Walking the cobbled streets of Quebec, I see statues of Champlain, the city’s founder, and other key figures in the history of New France, the colony founded in 1535 that once stretched from Newfoundland to the Gulf of Mexico.
On the side of a building on Côte de la Montagne is the giant painted mural, Fresque des Québécois, which brings together explorers, politicians and religious figures from the past with popular modern personalities, such as hockey players.
I drive out of the walled city, passing the converted fire station that internationally famous playwright and multi-media artist Robert Lepage uses as a studio. On the edge of the Saint Roch district, I stop the car and local historian Bernard Crustin leads me under the motorway. He points out the concrete supports, painted with creative, colorful graffiti designs, under which Cirque du Soleil stage a show every year.
Close by is Côte d’Abraham, a street of galleries and artists’ studios, some of them open to visitors. In one, I see a film, the camera moving over a miniature model of the countryside with a rumbling soundtrack, meant to look like a natural disaster. Another has a sampler and headphones for visitors to create a music remix based around recorded phrases said by Québécois politicians. There are galleries of nature photographs and photo collages of dancing women.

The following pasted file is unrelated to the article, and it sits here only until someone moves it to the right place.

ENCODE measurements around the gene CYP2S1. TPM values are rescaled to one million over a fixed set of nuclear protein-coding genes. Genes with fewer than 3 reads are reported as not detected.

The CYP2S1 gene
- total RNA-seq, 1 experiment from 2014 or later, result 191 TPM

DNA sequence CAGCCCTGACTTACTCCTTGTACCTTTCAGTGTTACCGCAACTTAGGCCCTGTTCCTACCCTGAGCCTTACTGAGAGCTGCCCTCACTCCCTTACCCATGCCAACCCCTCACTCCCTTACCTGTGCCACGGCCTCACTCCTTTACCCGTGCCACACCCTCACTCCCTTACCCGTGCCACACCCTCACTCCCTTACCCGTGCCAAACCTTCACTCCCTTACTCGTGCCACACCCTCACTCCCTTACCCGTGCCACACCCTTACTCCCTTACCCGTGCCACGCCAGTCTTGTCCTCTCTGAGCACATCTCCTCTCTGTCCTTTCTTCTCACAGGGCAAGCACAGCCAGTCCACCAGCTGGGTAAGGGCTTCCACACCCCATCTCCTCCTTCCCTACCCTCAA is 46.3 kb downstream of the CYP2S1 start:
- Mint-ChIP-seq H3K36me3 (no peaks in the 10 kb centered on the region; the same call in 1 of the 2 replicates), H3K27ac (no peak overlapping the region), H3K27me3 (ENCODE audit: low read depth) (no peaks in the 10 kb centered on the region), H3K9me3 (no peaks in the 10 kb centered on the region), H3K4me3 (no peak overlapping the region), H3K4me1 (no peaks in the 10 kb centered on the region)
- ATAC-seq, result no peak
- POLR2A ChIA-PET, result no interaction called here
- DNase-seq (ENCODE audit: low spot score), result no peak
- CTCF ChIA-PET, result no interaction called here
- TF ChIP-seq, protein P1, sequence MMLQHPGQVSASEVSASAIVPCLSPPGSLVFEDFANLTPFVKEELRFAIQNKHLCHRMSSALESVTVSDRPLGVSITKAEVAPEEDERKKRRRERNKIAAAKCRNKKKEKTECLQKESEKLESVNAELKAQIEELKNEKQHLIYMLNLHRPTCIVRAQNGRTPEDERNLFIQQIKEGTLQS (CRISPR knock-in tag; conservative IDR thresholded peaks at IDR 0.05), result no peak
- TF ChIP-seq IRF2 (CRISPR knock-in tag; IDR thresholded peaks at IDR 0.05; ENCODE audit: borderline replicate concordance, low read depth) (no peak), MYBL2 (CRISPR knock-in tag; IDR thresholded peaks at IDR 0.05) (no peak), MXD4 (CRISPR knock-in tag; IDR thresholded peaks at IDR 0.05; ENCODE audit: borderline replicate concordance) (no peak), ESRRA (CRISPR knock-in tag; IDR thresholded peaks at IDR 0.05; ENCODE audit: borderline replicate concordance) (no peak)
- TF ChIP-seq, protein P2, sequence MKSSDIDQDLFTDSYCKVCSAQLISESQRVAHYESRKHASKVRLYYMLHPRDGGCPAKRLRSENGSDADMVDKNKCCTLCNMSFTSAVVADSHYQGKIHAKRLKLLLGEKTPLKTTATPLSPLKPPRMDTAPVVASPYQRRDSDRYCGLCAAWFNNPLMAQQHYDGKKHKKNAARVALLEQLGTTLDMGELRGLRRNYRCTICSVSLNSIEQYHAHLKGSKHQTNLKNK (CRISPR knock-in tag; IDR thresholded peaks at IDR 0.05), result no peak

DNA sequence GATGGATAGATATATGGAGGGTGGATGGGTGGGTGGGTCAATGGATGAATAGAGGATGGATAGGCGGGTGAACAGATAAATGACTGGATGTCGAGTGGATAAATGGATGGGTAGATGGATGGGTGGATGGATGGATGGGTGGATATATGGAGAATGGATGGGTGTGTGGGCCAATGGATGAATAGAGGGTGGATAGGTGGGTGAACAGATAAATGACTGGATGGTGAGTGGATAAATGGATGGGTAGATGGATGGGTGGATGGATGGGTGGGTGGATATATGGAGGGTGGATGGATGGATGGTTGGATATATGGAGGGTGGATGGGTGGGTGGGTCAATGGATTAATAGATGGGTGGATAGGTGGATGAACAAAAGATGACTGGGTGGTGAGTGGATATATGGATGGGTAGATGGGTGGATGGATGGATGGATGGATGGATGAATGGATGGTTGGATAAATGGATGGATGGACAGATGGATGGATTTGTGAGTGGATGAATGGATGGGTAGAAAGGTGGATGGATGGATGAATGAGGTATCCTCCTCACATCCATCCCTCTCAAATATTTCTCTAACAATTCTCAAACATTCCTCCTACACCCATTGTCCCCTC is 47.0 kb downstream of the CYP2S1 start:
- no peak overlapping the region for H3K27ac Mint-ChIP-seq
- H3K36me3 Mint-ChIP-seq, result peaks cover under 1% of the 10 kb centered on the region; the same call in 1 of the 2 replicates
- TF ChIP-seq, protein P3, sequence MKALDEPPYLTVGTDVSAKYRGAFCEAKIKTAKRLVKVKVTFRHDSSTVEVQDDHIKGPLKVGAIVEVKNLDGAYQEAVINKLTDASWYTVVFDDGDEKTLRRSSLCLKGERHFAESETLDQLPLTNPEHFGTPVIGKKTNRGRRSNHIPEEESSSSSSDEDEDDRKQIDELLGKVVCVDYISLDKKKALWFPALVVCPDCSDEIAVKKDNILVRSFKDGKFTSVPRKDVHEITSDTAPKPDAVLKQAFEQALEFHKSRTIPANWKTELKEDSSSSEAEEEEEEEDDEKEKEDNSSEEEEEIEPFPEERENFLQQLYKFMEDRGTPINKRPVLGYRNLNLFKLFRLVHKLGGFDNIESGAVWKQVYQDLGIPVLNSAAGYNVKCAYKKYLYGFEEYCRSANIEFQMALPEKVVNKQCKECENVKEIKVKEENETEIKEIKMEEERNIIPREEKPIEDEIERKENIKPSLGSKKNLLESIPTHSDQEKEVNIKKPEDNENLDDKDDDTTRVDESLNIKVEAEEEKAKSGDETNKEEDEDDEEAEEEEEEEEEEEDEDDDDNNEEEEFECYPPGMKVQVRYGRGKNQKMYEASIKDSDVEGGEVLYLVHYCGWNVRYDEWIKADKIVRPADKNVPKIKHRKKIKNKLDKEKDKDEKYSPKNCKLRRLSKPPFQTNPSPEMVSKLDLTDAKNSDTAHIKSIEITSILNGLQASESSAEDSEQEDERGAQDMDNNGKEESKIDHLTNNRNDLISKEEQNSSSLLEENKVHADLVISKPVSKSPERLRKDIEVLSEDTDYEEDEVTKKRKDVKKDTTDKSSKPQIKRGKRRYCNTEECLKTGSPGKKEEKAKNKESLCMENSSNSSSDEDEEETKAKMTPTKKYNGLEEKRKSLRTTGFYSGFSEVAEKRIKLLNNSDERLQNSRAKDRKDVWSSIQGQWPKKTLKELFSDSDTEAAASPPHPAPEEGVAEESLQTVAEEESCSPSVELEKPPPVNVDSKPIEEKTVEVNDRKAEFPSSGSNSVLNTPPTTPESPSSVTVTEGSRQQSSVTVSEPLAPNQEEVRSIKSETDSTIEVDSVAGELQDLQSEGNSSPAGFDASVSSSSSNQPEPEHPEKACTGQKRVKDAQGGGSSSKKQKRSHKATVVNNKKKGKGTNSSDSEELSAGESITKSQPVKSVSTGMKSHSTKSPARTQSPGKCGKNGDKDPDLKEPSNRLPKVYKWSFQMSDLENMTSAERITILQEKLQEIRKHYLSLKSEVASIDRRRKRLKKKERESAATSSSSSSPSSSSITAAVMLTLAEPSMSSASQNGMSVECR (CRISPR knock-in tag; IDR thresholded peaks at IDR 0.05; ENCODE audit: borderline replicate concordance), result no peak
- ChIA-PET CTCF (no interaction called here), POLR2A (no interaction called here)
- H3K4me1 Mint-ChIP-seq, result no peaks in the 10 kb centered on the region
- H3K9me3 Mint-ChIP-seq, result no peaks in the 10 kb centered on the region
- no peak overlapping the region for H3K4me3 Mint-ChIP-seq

In an upstairs gallery, I meet Frédérique Laliberté and Boris Dumesnil, both part of Avatar, a group of artists who use audio and electronics in novel installations. In the studio, microphones are connected to lights, to a remote control car, to a piano. Talking through the microphone, I can play the piano, move the car, or make colored lights shine in the corner. The louder I talk, the brighter the lights become. One past Avatar piece had people write a sentence, with each letter corresponding with a note on the piano so they could hear their sentence played. “The artistic community in Quebec City is very dynamic,” says Frédérique. “It’s small and concentrated and very close knit. There’s a lot of collaboration.”
Because the city is so small, it’s easier to establish yourself and make a name here than in Montreal, Canada’s second-largest city after Toronto. Some artists, film-makers and musicians start here, then make the move. Montreal’s appeal makes it much more diverse. But, says Frédérique: “Quebec is a great place to try things, to experiment, to begin.”
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